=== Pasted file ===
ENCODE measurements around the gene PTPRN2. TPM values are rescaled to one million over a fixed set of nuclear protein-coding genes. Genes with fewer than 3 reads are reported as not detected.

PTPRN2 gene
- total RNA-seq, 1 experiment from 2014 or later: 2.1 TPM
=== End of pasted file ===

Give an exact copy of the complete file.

ENCODE measurements around the gene PTPRN2. TPM values are rescaled to one million over a fixed set of nuclear protein-coding genes. Genes with fewer than 3 reads are reported as not detected.

PTPRN2 gene
- total RNA-seq, 1 experiment from 2014 or later: 2.1 TPM